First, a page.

The exposure of employees to several safety and health hazards in the workplace, including potential falls, amputations, electrocutions, and chemical exposures, has resulted in two Silver Bay, N.Y. employers being cited for safety and health violations.

According to OSHA Albany area office director John Tomich, Morgan Marine Base, Inc. and Hacker Boat Company, Inc., both located on Route 9N in Silver Bay, and both owned by the same employer, were inspected this past summer as the result of a referral to OSHA from the New York State Lake George Commission. Hacker Boat manufactures wooden powerboats and Morgan Marine Base is that company's marina and repair shop.

Tomich noted that several of the same citations were issued to both companies, since employees perform work for either company and are exposed to the same hazardous conditions in either case. Both companies were cited for seven similar alleged serious violations, including inadequate leak-proof protection around a 1000-gallon gasoline tank, lack of fall protection, lack of an adequate lockout/tagout program for controlling hazardous energy including procedures and training, lack of machine guarding for saws, lack of a hazard communication program and training for chemical use, and lack of a proper eyewash/shower facility where employees were exposed to corrosive materials. Hacker was also issued a serious citation for exposing employees to electrical hazards. The combined penalties for these alleged serious violations totaled $13,250.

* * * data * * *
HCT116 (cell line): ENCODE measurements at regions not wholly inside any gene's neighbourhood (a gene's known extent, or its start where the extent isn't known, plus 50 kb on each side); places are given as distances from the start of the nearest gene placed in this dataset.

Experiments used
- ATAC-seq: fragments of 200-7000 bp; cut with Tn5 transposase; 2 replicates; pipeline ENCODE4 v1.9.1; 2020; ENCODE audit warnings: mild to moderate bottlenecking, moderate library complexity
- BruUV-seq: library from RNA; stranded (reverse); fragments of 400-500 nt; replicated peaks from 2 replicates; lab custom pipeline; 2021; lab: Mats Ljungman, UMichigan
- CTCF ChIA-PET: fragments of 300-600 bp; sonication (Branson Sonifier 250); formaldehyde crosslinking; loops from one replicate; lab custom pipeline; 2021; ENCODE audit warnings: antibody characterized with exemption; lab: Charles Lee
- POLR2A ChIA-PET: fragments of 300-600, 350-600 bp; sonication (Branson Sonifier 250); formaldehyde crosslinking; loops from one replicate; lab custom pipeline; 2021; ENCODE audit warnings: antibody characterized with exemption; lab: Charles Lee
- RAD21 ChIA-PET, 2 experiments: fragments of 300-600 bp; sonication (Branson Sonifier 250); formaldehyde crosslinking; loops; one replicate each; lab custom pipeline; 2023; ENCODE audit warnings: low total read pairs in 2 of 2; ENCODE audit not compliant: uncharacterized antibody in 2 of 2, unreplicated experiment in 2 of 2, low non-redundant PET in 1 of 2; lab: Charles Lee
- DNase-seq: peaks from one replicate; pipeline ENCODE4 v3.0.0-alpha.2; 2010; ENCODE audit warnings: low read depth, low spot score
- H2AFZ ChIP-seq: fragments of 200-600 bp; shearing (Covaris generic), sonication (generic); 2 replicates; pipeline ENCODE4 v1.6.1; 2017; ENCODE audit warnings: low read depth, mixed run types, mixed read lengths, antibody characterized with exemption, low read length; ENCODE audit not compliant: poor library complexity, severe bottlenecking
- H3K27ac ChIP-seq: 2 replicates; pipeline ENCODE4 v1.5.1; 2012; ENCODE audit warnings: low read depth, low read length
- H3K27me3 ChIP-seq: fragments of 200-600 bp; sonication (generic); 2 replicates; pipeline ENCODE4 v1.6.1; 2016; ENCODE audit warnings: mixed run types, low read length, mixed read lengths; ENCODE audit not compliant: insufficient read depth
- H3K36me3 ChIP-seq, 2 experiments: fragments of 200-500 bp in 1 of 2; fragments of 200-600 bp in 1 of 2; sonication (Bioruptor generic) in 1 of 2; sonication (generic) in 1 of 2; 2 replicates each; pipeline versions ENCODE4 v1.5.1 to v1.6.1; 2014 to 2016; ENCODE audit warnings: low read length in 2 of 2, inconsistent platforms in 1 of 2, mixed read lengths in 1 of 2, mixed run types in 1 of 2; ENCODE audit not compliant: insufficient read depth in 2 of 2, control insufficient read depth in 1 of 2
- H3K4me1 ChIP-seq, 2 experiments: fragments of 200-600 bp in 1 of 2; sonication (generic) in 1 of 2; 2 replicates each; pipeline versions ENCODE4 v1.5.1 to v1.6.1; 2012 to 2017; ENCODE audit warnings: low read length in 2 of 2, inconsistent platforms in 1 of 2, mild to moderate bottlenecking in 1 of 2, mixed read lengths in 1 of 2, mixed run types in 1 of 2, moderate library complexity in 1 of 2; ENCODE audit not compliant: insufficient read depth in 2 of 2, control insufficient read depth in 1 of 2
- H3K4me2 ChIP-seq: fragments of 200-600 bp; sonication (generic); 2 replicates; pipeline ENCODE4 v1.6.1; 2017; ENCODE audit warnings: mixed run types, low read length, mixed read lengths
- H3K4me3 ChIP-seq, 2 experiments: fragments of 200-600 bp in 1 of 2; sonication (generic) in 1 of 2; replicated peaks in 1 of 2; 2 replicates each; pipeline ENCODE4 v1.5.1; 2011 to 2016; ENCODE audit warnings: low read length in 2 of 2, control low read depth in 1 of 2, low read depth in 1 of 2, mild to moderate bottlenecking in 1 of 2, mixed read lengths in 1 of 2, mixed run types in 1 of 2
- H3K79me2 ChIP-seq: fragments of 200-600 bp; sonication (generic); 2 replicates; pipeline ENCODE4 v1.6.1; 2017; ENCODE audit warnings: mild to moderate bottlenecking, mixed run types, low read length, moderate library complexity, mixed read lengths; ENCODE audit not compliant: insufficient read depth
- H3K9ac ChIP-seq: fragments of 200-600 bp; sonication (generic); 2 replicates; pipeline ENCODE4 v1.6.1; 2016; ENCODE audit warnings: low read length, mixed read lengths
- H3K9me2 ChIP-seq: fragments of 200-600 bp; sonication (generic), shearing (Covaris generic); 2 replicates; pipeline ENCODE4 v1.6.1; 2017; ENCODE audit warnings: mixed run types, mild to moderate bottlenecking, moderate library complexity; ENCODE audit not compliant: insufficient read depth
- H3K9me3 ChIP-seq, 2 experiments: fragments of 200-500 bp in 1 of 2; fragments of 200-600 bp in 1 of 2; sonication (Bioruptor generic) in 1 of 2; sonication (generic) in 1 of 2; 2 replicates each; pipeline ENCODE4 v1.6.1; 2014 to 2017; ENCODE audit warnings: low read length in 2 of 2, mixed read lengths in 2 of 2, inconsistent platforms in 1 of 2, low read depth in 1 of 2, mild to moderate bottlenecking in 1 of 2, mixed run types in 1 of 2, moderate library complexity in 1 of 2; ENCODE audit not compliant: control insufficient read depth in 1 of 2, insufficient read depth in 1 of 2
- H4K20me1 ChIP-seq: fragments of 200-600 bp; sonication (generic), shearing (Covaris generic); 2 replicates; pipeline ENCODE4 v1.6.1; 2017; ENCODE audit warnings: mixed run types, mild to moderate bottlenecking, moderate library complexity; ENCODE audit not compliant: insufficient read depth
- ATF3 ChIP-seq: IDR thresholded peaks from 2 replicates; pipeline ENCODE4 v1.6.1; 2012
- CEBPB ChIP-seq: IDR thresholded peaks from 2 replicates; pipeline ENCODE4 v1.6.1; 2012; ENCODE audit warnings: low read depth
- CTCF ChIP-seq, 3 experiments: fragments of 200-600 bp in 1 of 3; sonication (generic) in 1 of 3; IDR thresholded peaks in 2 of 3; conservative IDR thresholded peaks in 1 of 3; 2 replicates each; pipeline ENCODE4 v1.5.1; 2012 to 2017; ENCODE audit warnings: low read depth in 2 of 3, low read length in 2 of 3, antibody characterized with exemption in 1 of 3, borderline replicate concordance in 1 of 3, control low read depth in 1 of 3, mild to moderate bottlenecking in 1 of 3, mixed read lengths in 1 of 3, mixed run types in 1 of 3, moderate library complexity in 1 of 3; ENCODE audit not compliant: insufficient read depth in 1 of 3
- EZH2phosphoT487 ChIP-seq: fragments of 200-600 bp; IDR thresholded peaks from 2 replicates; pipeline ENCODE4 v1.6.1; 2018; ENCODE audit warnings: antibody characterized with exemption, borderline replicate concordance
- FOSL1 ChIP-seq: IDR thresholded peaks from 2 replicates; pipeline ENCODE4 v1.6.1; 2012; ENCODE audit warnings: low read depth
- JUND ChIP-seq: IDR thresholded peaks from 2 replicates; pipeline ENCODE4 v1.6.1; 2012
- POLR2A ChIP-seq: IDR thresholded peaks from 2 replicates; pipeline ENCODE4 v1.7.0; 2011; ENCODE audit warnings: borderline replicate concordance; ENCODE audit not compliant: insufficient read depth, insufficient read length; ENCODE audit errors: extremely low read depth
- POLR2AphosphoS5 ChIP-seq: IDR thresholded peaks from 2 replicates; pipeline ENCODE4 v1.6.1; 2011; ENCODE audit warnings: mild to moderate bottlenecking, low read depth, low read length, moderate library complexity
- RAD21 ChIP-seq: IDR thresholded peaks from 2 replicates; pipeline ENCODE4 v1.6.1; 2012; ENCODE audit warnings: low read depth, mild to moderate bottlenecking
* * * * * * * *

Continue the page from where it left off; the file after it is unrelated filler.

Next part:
The companies were issued other-than-serious citations, with no proposed penalties, for not maintaining injury and illness logs, not documenting and certifying crane inspections, and alleged violations concerning the use of respirators and dust masks.